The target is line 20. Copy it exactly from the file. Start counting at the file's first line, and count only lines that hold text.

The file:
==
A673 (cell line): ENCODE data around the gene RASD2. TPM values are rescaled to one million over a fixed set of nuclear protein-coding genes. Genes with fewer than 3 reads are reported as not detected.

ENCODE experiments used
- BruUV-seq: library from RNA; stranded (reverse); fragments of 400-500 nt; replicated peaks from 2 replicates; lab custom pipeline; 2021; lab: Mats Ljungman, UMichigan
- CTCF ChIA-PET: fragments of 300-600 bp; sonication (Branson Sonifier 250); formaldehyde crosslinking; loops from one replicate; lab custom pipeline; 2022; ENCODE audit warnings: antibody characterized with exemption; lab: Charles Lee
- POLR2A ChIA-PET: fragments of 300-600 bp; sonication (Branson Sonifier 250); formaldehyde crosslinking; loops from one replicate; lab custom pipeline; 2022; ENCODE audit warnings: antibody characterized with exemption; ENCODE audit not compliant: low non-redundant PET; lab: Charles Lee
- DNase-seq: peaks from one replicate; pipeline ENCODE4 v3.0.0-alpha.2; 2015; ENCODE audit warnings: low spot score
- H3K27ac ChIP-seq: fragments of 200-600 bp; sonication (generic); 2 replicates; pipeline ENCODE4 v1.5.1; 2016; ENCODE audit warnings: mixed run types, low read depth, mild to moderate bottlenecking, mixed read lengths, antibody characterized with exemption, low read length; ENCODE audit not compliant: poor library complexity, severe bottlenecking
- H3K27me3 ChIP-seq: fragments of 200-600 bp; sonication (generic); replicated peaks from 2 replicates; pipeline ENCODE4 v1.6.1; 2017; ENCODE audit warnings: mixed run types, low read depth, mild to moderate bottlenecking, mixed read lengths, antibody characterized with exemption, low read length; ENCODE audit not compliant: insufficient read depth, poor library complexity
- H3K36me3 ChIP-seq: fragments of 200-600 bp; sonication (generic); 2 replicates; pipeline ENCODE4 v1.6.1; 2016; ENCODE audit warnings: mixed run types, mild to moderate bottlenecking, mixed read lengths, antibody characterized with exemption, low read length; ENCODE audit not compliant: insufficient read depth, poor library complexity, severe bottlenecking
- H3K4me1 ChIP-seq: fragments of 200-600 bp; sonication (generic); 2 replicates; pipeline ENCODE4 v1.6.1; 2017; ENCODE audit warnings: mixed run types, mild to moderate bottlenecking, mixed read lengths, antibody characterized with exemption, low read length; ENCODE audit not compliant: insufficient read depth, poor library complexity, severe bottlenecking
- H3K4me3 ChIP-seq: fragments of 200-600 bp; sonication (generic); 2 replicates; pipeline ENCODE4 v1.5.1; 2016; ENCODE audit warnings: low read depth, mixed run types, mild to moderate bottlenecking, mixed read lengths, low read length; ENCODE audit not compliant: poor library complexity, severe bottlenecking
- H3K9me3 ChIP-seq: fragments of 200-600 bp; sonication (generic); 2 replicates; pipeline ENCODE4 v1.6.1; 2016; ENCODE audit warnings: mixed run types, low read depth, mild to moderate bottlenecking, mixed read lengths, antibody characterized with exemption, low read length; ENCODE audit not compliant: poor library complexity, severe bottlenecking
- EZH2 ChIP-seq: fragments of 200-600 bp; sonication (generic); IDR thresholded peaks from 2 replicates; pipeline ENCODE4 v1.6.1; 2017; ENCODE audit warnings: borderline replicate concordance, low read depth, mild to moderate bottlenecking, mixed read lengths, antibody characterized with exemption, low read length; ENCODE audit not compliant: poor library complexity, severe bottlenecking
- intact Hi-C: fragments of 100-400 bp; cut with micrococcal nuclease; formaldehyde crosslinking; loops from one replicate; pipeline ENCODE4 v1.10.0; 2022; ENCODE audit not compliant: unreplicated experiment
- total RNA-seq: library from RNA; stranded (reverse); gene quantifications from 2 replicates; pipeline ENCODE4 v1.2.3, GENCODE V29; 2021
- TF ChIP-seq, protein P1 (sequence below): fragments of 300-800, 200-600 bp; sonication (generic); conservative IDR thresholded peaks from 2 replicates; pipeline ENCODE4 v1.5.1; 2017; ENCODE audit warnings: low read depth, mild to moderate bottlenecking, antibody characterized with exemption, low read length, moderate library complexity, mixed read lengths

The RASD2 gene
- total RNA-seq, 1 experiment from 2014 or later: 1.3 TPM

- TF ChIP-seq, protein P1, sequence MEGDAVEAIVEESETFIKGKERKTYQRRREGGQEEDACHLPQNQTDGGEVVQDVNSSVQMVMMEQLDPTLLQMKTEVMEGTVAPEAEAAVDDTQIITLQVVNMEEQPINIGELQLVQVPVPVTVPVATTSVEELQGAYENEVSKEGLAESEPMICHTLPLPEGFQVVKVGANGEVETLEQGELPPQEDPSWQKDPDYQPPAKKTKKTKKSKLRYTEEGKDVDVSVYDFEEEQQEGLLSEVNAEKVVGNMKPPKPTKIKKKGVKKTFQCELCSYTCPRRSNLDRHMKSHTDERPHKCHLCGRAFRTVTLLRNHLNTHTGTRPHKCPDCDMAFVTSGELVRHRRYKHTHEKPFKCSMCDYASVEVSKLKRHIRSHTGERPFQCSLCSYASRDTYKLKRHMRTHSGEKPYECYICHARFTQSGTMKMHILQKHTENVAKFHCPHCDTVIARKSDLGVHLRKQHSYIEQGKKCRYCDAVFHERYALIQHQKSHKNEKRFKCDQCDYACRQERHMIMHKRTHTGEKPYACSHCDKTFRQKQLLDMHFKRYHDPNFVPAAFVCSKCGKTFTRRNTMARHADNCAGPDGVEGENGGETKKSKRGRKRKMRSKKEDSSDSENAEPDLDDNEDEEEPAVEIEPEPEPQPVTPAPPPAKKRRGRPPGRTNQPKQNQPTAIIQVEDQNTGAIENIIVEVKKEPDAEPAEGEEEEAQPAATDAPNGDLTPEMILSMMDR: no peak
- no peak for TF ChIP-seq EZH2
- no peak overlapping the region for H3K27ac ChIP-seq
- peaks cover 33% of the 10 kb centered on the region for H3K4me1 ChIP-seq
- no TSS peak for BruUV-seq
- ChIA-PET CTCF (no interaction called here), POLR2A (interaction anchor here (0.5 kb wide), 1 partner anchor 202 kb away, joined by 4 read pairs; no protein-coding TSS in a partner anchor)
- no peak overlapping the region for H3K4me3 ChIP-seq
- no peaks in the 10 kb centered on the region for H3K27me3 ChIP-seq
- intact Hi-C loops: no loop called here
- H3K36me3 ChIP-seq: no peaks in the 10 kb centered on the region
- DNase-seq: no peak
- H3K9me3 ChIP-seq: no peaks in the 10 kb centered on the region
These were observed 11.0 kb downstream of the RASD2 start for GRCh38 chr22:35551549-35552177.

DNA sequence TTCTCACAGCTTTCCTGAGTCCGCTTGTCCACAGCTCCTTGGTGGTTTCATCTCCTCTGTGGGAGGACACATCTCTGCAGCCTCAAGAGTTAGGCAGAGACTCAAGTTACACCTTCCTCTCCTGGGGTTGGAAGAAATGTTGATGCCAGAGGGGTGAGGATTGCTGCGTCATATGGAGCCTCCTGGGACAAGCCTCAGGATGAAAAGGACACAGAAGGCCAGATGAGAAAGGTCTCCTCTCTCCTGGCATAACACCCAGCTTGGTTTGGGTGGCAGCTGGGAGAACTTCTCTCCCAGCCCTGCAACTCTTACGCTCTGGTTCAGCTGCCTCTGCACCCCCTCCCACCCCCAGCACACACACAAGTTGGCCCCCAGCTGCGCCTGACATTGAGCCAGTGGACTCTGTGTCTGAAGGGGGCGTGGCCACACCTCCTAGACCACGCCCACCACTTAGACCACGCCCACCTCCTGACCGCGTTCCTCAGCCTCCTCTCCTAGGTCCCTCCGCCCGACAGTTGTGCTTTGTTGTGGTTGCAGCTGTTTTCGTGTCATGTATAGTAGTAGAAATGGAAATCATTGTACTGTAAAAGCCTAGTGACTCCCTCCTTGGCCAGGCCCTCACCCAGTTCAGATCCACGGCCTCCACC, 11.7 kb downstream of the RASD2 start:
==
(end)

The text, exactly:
- no peak for TF ChIP-seq EZH2